The executive committee has agreed to begin a consultation process and no decision on dates will be made until the end of next year, and maybe not until 2015.
A working group will look at all the impacts of moving the tournament from June/July due to the extreme heat in the Gulf at that time of year. Jerome Valcke, the FIFA general secretary, will head the group and it is expected the Premier League chief executive Richard Scudamore will be asked to take part.
Blatter told a news conference in Zurich: "The FIFA World Cup 2022 will be played in Qatar. There you have it. Qatar will have 2022, but we don't know if it will be winter or summer."
The consultations will take place with clubs, leagues, national associations, confederations and players' groups, plus FIFA's sponsors and broadcast partners. It will also look into the issue of whether any compensation will be demanded and, if so, on what scale.
The Premier League, which had been pushing for FIFA not to make any firm decision before consulting widely, welcomed the outcome. A Premier League spokesman said: "We welcome the news that FIFA intends to conduct a thorough consultation."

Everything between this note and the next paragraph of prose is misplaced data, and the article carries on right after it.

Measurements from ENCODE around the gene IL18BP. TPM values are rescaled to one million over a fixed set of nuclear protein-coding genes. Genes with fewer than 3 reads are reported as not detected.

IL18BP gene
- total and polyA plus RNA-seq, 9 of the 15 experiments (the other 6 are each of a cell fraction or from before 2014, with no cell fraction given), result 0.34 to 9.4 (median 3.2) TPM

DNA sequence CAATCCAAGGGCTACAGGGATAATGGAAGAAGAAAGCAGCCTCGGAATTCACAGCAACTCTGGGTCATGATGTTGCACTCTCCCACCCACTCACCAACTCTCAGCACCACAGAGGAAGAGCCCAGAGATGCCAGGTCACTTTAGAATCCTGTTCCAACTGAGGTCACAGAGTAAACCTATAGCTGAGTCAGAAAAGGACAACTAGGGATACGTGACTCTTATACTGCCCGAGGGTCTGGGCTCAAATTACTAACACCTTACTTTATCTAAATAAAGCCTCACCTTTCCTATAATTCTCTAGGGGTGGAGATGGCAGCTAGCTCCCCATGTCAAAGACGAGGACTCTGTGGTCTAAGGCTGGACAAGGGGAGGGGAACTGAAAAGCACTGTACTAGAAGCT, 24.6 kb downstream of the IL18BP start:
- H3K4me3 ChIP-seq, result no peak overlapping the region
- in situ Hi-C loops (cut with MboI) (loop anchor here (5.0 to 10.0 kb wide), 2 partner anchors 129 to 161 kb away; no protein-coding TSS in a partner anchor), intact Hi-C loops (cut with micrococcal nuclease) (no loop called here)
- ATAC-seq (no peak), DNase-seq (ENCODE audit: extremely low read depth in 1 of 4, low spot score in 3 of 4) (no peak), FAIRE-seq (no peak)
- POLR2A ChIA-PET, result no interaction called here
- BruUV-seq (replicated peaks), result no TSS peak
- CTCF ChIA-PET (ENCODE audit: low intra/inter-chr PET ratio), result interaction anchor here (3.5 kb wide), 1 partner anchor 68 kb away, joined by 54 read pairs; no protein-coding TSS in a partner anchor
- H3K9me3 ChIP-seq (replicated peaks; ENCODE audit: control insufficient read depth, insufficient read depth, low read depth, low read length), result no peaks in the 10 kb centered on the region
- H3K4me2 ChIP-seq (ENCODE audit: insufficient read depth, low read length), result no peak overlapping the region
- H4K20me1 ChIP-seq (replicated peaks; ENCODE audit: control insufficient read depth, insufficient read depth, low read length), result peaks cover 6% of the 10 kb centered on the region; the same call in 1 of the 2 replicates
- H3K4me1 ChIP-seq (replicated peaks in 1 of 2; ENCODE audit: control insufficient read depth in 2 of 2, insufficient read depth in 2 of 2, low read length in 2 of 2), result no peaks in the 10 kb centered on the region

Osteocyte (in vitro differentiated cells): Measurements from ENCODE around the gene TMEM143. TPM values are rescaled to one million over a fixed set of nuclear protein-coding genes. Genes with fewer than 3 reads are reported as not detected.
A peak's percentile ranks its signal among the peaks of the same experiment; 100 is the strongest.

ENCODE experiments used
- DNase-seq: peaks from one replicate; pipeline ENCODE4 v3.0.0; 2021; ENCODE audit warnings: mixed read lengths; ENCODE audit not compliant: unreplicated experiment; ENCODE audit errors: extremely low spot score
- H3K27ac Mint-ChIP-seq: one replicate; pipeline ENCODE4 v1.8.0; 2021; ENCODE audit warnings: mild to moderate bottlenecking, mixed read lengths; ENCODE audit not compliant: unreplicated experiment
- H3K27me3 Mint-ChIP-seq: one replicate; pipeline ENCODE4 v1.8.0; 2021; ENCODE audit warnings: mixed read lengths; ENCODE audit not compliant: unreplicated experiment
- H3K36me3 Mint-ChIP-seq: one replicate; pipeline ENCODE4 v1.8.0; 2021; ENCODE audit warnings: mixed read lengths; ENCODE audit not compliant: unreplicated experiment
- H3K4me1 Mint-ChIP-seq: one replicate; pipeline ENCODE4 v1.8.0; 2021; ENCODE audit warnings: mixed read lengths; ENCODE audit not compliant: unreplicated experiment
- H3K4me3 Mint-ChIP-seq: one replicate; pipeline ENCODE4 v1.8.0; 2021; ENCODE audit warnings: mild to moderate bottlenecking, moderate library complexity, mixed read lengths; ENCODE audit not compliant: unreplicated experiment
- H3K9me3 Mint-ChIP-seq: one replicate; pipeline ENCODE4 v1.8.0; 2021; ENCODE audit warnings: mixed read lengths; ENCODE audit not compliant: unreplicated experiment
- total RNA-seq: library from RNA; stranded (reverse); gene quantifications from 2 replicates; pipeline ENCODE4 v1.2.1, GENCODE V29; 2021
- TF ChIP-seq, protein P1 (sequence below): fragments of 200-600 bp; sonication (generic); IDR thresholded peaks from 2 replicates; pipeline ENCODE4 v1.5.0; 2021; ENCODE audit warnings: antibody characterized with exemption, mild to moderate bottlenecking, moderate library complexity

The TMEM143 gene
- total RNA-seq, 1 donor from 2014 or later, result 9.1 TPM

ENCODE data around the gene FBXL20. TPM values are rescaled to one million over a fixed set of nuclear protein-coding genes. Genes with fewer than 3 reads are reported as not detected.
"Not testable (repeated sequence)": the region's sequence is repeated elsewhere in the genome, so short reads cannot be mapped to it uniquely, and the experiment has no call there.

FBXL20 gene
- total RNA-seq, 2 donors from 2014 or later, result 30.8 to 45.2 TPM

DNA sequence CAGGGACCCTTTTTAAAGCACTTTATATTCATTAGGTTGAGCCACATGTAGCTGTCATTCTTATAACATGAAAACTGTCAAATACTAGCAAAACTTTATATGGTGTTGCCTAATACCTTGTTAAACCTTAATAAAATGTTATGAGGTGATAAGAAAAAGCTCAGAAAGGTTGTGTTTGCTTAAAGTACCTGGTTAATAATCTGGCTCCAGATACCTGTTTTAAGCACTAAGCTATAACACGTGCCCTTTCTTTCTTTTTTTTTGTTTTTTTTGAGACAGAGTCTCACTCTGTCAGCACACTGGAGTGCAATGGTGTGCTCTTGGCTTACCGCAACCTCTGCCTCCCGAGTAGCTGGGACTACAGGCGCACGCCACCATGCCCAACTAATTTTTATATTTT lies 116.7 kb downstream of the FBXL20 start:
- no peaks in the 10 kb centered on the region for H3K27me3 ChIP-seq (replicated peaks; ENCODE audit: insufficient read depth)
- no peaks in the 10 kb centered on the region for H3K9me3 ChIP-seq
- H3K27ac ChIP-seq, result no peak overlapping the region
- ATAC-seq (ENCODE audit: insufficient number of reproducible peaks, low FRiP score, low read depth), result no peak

Michel D'Hooghe, the FIFA member from Belgium, claimed it would be 2015 at the earliest before a final decision is made on dates. Blatter said, however, it is more likely to be the end of next year, adding: "It cannot be later than 2015, probably the end of 2014." He also announced he will visit Qatar and meet the country's new Emir to "confirm" the World Cup and will raise the issue of the mistreatment of migrant workers.
It follows an investigation which revealed that dozens of Nepalese workers have died in Qatar this year, and the findings have caused consternation and embarrassment to 2022 World Cup. Qatar's supreme committee has written to FIFA outlining its commitment to tackle the abuses.
Blatter also refused to be drawn on any possible outcome of FIFA ethics chief Michael Garcia's ongoing investigation into the bidding for the 2018 and 2022 World Cups - the American attorney has only just started speaking to bidding countries, including England, despite the review being announced in November last year.